The debate comes at a critical time. Will the United Kingdom be able to withstand international forces which we may not at this stage be properly able to assess? Will we sacrifice energy security? We seem to be hell-bent along that road. Do the Government recognise that if the deep-mine industry, as successful as it is, is wiped out, that will inevitably destroy our mining engineering industry, which requires a home base, at least for demonstration purposes? We need to be very careful about that.

There is much talk about green issues. My noble friends who have known me for a long time will recognise that I have been a conservationist, a very green politician, for a long time. It is certainly well over 25 years since I first spoke about the need to burn coal cleanly and said that there is no need for the filth which pours into our atmosphere so remorselessly and unrelentingly, and which has been scarcely adequately challenged internationally. I support our commitments in Kyoto; I wish only that other advanced countries--particularly the United States--would take the same approach. We have to recognise that, although we have achieved much, a great part of that bill is borne by the mining communities.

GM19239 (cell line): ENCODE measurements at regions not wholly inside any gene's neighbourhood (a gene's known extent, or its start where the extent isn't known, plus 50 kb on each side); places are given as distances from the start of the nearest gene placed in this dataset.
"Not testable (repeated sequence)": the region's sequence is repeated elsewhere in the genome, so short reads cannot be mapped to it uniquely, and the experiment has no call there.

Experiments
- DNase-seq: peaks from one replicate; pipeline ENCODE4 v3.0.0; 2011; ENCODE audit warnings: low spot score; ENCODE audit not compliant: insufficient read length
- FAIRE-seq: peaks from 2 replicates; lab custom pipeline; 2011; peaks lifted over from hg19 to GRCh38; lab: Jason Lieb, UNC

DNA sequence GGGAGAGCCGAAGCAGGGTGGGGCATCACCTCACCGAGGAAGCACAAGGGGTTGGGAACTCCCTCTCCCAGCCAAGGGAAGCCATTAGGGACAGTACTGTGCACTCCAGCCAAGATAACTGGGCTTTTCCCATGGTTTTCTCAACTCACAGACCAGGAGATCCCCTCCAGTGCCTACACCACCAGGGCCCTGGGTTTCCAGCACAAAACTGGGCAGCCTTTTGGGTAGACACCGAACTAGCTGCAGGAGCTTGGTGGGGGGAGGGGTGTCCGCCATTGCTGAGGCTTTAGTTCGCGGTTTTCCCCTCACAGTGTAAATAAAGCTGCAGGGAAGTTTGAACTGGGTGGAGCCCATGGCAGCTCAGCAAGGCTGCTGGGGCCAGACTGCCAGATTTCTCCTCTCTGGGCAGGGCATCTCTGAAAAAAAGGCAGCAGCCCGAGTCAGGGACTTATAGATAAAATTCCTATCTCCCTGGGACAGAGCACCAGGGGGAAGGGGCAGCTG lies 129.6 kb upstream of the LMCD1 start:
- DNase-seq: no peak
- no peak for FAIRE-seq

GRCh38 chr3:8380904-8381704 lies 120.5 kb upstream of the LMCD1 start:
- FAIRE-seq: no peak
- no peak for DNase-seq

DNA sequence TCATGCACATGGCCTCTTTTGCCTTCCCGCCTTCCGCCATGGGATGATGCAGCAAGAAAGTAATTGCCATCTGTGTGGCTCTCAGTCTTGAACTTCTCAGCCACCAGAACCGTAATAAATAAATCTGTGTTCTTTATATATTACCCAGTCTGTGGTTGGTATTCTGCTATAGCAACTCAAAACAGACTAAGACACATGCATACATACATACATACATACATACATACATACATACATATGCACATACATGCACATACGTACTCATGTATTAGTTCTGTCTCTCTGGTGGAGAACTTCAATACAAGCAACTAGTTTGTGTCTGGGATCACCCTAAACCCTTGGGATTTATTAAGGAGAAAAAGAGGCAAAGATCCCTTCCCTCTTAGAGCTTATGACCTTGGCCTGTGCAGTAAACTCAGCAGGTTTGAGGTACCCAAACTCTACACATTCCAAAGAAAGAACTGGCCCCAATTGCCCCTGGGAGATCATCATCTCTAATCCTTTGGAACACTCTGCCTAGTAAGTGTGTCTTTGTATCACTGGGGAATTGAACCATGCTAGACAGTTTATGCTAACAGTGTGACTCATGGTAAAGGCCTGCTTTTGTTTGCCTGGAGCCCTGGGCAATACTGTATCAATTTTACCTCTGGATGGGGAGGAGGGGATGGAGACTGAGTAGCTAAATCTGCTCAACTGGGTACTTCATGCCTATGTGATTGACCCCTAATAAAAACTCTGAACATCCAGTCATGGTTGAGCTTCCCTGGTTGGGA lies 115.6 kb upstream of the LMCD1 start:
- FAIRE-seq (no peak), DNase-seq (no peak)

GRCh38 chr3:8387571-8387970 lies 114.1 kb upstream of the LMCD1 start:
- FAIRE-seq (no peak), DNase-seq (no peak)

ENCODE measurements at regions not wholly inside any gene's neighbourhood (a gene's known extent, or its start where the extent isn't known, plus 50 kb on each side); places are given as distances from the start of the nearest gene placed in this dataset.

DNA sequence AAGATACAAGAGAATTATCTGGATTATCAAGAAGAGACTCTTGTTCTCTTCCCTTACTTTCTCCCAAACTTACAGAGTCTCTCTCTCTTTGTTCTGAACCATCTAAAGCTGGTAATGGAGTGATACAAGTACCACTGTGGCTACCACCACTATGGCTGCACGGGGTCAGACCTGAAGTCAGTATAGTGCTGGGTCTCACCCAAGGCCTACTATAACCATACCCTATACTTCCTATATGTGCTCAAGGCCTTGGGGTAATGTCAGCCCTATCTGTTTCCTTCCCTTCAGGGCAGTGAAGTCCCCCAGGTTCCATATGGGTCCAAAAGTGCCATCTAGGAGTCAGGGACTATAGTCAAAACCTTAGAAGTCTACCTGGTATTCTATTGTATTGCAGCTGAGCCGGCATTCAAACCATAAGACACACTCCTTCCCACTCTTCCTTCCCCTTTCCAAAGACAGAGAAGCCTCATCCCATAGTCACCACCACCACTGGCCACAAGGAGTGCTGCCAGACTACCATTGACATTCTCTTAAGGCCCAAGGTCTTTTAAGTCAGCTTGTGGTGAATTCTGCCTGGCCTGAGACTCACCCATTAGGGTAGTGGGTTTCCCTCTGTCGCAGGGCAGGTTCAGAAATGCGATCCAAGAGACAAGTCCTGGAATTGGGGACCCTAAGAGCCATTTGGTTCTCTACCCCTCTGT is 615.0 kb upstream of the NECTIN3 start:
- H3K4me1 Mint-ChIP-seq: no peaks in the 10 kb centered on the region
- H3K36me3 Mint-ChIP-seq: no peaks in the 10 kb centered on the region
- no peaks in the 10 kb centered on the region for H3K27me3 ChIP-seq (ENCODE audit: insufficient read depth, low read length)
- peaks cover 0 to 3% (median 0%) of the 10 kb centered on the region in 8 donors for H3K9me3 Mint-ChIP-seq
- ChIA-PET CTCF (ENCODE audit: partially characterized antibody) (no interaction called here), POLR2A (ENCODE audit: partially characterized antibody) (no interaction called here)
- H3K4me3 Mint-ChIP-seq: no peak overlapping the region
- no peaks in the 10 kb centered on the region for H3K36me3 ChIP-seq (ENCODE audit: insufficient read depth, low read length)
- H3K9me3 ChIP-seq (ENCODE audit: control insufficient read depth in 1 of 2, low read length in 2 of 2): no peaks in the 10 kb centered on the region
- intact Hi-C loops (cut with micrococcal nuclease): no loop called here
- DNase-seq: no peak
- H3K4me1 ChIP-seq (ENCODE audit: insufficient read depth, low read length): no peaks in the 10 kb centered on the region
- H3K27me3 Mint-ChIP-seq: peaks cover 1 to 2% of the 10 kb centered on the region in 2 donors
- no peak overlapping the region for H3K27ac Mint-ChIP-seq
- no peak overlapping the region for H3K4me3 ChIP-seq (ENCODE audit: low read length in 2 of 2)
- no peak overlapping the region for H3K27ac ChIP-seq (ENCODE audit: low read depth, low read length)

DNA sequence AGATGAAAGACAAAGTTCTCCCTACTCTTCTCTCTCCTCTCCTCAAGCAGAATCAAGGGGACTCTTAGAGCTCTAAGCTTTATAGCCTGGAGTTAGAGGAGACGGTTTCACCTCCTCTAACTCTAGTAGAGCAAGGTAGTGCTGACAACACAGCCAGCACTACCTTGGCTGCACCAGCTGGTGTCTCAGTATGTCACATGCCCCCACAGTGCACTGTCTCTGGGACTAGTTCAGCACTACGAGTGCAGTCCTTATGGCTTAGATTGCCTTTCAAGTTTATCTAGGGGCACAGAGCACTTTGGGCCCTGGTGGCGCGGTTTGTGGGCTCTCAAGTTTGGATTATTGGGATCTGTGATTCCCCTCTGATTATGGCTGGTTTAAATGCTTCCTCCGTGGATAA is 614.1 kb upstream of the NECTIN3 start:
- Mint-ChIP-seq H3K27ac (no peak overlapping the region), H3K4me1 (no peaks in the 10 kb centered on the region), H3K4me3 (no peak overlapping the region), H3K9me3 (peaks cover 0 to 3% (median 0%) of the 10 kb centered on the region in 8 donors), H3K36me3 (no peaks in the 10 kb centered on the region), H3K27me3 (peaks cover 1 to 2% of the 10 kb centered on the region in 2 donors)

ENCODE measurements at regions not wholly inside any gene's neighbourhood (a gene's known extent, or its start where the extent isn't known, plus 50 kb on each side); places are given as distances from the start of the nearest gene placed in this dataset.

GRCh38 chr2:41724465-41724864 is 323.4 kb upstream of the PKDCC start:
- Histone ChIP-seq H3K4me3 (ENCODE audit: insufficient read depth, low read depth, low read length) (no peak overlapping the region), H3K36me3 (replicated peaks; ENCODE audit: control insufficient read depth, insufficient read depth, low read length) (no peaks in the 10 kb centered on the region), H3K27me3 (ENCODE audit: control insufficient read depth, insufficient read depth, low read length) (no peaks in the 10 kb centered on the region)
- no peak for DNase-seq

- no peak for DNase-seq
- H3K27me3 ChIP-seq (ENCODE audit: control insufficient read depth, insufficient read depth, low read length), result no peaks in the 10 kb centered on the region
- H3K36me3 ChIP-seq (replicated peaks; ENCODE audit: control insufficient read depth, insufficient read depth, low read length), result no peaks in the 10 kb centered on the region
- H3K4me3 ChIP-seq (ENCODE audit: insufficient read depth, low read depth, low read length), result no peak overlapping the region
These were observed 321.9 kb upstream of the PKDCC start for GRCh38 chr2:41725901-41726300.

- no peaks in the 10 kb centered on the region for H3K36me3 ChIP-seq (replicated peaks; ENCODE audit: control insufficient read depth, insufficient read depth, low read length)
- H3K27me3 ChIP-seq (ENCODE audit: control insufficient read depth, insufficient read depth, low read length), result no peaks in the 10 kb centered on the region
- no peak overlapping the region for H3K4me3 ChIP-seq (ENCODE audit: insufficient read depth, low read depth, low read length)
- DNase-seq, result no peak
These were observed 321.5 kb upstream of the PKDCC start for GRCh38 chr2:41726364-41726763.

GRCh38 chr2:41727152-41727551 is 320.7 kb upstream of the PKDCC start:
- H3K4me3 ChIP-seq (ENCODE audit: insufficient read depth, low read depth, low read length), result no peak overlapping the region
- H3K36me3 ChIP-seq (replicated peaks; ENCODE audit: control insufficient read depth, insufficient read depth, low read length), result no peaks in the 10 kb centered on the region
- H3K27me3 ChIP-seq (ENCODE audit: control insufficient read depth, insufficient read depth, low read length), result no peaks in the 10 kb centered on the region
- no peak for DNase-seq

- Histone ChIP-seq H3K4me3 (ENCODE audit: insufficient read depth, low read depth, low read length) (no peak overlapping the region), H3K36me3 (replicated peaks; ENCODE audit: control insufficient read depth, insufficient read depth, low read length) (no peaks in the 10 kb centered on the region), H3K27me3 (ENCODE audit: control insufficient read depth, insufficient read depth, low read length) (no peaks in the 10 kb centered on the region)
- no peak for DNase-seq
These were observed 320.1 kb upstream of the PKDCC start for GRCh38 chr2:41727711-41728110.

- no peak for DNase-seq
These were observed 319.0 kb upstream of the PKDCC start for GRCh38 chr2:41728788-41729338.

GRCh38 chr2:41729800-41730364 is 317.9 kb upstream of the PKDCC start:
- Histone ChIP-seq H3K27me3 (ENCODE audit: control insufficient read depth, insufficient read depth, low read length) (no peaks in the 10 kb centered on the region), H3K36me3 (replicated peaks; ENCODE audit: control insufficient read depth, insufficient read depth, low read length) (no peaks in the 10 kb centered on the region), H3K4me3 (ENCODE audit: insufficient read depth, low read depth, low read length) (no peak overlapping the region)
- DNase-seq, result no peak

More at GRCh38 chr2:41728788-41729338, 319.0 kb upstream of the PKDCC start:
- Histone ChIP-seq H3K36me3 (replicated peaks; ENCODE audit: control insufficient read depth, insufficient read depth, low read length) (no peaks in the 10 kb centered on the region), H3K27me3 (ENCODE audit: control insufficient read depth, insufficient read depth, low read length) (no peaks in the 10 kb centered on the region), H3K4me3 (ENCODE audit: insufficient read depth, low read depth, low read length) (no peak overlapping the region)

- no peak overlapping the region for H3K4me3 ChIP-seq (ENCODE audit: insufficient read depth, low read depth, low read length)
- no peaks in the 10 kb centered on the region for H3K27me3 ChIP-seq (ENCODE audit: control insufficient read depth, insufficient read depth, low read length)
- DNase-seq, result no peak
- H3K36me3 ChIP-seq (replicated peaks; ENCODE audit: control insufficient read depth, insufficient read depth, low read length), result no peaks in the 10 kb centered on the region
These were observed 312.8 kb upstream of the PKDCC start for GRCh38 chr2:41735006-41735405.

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We should not be too glib when we talk about alternatives. We talk about solar power. Many parts of the world have greater access to that source of energy than we have in the United Kingdom, even with global warming. Wind power is not as attractive as many people imagine, although it may have a contribution to make--as have other renewables, although some of them will be frightfully expensive. I recall that in 1970 I had a briefing from the electricity industry. I can see now how we were presented with the nuclear future through very rose-tinted spectacles.